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Is there a set $[p_1,p_2,...,p_n]$ of consecutive primes , such that $\prod_{j=1}^n p_j$ is a carmichael number ?

For $3$ and $4$ prime factors, I checked upto $p_1\le 10^{10}$ without success.

The number $N\ :=\ 3\times 5\times 7\times 11\times 13\times ...\times p=\frac{p\#}{2}$ can never be a carmichael number because for $p\ge 7$, the condition $6|N-1$ cannot hold ($N$ is divisble by $3$) and $3$ and $3\times 5$ are obviously not carmichael numbers.

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Assuming some widely believed bounds on prime gaps, this should be impossible at least in the case of 3 prime factors. Suppose $p, q = p+a,$ and $r = p+b$ are consecutive primes, and $N = pqr$ is a Carmichael number. This implies in particular that $p-1$ must divide $N-1$. Writing $N-1 = pqr-1$ modulo $p-1$, we get $N - 1 \equiv (p - (p-1))(q - (p-1))(r - (p-1)) - 1 = (a+1)(b+1)-1 \pmod{p-1}$. So it must be that $p-1$ divides $(a+1)(b+1)-1$. But it is believed that prime gaps are asymptotically $o(\sqrt n)$, which would imply that at least for large $p$, the positive number $(a+1)(b+1)-1$ is much smaller than $p-1$, contradiction.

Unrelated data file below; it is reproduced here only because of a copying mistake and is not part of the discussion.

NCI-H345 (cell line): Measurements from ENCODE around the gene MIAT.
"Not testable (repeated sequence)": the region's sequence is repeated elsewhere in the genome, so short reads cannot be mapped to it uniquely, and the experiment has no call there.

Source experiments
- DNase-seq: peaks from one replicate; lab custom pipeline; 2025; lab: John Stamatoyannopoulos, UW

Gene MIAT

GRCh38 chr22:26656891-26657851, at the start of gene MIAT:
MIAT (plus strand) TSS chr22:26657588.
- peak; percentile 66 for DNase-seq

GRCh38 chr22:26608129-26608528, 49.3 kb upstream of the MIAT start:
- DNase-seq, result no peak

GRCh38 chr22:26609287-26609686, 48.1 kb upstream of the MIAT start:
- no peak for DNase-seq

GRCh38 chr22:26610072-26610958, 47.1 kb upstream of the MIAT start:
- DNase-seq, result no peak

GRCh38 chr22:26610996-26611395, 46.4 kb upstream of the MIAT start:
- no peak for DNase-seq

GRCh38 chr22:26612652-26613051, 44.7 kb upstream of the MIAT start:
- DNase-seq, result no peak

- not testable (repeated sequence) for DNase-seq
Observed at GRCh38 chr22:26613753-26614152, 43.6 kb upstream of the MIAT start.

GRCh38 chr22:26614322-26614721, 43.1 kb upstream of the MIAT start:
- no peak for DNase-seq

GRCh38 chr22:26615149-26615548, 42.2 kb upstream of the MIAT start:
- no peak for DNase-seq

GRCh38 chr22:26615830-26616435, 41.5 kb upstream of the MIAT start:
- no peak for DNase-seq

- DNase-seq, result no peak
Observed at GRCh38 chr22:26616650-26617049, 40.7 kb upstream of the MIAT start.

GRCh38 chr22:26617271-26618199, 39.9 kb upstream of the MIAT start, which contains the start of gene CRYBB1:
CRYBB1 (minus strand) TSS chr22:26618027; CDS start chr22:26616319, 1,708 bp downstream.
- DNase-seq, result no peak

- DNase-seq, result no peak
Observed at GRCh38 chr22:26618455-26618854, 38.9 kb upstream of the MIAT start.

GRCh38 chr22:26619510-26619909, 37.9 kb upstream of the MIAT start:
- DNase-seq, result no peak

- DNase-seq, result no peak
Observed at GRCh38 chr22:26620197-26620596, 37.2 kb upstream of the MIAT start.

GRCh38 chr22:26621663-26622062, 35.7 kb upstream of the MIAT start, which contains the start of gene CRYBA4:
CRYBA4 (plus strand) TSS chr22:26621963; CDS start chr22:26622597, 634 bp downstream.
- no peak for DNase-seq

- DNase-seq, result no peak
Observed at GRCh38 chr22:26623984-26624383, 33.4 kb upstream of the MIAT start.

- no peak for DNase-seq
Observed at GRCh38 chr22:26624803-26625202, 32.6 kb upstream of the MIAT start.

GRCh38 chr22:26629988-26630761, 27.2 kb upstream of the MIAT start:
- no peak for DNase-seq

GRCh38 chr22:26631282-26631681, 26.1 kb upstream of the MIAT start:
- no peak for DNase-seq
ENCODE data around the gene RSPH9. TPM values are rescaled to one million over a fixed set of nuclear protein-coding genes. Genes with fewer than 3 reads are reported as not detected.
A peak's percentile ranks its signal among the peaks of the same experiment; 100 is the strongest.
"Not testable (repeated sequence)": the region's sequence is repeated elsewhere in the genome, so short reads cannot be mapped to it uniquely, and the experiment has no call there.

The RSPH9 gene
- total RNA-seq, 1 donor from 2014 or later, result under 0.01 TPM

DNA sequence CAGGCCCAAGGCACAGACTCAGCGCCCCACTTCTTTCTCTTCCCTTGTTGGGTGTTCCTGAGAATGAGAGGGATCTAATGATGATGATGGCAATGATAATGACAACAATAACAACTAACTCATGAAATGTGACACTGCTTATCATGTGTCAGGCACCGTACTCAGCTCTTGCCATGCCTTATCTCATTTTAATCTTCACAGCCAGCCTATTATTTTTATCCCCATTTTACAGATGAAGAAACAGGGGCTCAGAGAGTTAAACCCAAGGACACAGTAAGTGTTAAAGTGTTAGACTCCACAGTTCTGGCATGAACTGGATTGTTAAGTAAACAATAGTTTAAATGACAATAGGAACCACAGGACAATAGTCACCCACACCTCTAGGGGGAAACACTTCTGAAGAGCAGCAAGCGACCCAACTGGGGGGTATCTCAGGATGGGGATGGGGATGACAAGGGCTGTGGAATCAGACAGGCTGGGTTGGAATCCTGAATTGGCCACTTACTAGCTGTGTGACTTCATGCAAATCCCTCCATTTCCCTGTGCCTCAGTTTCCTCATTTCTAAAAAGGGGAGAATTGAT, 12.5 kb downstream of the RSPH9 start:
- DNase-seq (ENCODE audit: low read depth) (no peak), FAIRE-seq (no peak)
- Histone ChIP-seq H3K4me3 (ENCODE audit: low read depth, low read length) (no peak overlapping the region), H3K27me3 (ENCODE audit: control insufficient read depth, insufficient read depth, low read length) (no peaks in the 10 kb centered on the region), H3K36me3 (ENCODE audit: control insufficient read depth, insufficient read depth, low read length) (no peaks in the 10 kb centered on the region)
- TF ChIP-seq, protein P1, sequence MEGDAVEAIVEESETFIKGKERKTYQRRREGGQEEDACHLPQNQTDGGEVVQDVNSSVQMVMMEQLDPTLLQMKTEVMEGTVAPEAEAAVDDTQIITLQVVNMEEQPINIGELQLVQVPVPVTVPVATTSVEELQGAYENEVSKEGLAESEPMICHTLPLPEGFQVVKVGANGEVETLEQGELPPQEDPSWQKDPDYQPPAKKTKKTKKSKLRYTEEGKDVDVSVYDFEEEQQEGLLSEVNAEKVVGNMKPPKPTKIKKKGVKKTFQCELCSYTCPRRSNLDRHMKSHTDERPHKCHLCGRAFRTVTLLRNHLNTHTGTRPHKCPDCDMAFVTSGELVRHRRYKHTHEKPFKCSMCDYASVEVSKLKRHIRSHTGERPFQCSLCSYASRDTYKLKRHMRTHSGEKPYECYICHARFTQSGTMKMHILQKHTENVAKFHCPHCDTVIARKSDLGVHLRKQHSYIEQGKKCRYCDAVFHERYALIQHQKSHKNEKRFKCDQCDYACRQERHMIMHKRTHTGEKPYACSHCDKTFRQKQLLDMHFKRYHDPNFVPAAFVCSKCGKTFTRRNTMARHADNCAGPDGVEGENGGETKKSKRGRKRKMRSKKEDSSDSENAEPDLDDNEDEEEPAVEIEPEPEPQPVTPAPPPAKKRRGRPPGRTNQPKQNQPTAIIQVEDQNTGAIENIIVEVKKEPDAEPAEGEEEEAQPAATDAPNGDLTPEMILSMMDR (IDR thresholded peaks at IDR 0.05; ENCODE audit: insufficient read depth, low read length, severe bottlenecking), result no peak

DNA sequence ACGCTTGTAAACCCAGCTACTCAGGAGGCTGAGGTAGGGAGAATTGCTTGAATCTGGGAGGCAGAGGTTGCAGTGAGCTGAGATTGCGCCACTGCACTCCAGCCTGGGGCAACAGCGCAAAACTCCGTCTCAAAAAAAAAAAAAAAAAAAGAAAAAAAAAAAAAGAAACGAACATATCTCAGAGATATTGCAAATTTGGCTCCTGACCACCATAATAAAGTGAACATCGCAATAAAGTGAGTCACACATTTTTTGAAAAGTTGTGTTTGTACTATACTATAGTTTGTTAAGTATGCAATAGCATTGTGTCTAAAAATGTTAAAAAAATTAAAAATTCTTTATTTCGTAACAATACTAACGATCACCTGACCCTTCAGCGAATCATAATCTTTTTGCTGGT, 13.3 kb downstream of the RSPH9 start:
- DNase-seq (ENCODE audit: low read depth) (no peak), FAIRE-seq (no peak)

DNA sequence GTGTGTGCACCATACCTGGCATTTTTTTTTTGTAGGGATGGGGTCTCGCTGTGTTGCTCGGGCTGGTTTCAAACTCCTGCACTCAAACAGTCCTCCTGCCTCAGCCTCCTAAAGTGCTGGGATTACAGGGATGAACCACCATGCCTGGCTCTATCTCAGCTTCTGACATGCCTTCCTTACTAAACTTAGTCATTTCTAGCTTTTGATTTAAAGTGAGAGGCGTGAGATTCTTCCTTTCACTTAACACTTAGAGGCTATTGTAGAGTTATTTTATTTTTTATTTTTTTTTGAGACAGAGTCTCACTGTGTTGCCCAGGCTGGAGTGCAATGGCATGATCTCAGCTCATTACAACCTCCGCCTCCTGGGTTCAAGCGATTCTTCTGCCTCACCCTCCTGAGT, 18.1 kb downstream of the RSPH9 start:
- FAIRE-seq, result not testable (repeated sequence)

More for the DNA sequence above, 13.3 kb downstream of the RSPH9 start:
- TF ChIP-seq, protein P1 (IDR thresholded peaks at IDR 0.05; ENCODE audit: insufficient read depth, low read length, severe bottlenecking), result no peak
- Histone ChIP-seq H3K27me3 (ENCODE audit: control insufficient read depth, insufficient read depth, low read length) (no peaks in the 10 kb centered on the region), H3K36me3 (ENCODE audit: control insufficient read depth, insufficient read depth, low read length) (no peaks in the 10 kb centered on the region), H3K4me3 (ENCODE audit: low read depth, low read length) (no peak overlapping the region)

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  • $\begingroup$ I do not understand the last claim. Why must $(a+1)(b+1)-1<<p-1$ hold assuming the gaps are of order $o(\sqrt{p})$ $\endgroup$ – Peter Oct 14 '15 at 9:57
  • $\begingroup$ If $p$, $q$, and $r$ are consecutive primes, then $q - p = a$ and $r - q = (b-a)$ are prime gaps and therefore of order $o(\sqrt p)$. Then $a + 1$ and $b + 1$ are also $o(\sqrt p)$, so their product is $o(p)$. $\endgroup$ – Ravi Fernando Oct 14 '15 at 18:09
  • $\begingroup$ But $o(p)$ is not necessarily much smaller than $p$. $\endgroup$ – Peter Oct 14 '15 at 18:11
  • $\begingroup$ It is much smaller than $p$. I'm using little-oh notation here, which means exactly that. $\endgroup$ – Ravi Fernando Oct 14 '15 at 18:17
  • $\begingroup$ Also note that the more commonly quoted conjecture is that prime gaps are just $O(n)$, or something like that. But in reality it's believed that the largest prime gaps grow on the order of $O(\log^2 n)$, which is microscopically smaller. $\endgroup$ – Ravi Fernando Oct 14 '15 at 18:41

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